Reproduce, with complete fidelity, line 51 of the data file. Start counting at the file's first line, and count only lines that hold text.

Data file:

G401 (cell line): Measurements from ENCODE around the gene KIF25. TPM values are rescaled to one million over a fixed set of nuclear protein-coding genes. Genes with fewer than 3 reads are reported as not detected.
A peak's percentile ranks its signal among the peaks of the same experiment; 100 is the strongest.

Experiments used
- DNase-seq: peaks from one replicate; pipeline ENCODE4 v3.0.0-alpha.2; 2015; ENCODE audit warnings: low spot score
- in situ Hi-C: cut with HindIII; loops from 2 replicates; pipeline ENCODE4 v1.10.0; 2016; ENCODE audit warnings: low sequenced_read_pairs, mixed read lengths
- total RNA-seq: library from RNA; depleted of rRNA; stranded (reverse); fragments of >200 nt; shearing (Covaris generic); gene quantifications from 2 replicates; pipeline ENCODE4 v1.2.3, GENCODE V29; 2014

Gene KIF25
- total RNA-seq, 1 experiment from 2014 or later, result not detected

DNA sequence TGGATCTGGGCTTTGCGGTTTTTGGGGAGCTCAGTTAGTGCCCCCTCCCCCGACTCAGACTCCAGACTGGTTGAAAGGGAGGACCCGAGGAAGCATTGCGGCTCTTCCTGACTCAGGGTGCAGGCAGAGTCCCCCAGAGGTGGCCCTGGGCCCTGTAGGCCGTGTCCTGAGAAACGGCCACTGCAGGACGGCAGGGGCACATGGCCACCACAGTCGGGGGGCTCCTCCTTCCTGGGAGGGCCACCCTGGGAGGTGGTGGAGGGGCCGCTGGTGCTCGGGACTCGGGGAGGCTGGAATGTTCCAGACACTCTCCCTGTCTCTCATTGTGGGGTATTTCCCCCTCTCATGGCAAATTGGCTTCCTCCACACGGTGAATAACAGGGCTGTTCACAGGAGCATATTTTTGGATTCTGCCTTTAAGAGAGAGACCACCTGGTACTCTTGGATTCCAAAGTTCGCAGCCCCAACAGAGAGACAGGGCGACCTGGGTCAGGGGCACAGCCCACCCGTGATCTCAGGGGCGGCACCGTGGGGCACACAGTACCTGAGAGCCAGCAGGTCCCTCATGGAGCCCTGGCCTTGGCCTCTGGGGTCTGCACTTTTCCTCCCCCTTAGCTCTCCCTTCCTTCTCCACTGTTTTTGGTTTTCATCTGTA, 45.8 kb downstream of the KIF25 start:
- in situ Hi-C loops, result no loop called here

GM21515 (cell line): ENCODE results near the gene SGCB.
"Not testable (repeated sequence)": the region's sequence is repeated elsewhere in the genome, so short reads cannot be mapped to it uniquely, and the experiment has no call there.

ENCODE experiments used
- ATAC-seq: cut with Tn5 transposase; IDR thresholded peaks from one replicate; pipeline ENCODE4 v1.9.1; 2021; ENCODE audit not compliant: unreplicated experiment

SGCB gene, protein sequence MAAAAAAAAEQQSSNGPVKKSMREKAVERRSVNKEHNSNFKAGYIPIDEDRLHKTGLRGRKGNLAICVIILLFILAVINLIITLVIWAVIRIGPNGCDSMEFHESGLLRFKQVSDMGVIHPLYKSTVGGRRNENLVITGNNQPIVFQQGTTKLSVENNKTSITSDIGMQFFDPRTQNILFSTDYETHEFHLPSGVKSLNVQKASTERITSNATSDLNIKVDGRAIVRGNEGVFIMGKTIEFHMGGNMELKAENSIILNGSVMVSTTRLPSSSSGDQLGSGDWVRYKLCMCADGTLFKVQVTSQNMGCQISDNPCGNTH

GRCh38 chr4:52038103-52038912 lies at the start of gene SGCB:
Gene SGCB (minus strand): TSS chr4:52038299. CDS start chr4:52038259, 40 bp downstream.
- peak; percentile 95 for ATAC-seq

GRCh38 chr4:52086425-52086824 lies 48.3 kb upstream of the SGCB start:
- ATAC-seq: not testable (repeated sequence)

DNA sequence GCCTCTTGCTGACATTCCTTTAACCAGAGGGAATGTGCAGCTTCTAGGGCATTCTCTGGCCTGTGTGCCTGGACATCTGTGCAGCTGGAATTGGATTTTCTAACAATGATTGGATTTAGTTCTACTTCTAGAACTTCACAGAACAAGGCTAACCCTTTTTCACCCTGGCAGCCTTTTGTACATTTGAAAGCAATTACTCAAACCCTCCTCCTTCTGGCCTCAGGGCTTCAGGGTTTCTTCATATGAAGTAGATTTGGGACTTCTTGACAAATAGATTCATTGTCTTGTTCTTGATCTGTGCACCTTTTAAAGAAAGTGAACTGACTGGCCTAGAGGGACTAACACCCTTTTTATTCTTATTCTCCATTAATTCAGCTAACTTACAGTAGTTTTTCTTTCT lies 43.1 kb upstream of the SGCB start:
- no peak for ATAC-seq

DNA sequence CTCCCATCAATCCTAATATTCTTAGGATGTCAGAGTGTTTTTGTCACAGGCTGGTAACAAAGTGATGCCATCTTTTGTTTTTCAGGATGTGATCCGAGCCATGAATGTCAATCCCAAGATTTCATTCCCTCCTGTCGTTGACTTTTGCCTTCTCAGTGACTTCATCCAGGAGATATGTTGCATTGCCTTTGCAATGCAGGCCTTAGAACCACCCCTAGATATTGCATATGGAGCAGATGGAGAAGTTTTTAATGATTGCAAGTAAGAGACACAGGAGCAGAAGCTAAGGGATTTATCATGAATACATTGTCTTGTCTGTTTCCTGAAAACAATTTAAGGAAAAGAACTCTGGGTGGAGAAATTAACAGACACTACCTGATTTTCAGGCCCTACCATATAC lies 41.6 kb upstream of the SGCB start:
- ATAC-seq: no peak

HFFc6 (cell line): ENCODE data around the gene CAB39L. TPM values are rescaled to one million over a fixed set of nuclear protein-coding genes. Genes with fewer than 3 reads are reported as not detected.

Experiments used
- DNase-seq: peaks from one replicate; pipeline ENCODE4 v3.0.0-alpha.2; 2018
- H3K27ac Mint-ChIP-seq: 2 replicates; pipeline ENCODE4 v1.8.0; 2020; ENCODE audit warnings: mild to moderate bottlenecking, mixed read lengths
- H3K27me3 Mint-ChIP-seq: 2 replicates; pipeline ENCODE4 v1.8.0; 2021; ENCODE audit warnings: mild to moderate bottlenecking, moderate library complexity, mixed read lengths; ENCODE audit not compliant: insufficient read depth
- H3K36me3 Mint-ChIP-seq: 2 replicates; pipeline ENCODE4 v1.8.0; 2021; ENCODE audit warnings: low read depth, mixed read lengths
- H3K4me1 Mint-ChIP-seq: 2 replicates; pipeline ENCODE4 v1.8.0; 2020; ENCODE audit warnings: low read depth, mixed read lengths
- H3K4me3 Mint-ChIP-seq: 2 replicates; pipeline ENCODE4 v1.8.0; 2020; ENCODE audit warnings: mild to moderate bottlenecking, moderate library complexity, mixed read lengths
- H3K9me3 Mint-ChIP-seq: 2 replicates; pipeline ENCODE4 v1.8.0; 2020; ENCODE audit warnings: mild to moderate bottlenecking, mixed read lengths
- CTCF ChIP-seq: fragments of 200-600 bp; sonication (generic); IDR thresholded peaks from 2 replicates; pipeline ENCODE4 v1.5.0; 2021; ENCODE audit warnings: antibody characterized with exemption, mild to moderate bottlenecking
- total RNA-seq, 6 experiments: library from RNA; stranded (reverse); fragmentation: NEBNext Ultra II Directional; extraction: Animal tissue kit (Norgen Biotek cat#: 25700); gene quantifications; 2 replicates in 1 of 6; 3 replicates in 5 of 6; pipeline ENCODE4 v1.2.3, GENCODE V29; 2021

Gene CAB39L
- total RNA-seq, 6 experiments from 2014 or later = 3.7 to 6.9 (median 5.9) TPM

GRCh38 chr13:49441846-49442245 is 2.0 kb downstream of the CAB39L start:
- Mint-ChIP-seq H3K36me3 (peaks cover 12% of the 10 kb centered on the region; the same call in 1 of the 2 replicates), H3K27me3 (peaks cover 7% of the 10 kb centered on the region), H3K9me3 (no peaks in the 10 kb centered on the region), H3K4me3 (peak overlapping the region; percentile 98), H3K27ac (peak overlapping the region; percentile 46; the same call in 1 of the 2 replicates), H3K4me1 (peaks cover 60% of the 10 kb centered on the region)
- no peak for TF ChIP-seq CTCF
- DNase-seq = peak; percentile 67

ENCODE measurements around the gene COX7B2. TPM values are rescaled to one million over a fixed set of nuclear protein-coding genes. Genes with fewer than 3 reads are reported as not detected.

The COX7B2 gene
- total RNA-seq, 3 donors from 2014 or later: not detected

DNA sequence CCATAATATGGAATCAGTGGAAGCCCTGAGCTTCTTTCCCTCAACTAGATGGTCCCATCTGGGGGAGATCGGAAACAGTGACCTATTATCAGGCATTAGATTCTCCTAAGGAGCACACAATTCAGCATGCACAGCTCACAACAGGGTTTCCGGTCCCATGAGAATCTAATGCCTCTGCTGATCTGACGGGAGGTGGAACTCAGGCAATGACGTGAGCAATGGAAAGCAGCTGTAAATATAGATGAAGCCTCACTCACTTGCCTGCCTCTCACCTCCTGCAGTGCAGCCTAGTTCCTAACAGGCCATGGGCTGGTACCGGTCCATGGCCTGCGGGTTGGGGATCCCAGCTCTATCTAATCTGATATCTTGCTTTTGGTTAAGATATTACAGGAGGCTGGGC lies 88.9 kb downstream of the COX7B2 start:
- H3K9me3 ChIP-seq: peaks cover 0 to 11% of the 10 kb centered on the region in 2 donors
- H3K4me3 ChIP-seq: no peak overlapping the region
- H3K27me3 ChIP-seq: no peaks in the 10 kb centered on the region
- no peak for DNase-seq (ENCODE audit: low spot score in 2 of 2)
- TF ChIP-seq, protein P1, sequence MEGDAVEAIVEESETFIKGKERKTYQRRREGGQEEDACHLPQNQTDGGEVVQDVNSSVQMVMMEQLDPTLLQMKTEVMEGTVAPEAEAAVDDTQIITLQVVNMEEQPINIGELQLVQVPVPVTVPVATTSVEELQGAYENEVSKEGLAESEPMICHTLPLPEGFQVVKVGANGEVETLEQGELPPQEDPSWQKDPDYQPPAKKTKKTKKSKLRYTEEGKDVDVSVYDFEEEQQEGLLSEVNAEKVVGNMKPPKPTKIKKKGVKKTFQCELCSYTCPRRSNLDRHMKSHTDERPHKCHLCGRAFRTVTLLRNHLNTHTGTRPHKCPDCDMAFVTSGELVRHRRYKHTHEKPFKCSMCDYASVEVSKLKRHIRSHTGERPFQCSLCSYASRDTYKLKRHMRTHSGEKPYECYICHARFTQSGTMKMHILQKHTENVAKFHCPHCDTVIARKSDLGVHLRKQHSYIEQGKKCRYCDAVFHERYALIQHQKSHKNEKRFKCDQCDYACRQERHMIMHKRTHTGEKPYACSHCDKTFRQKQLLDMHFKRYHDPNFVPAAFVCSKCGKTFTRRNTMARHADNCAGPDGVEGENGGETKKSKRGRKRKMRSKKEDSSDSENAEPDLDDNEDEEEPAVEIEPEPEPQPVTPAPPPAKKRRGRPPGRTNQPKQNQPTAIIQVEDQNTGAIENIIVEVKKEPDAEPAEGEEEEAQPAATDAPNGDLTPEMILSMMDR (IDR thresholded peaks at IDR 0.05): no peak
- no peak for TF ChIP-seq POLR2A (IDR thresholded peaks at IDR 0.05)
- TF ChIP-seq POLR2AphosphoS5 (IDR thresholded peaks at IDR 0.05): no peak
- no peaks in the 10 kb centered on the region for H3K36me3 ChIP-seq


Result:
- no peak for TF ChIP-seq POLR2A (IDR thresholded peaks at IDR 0.05)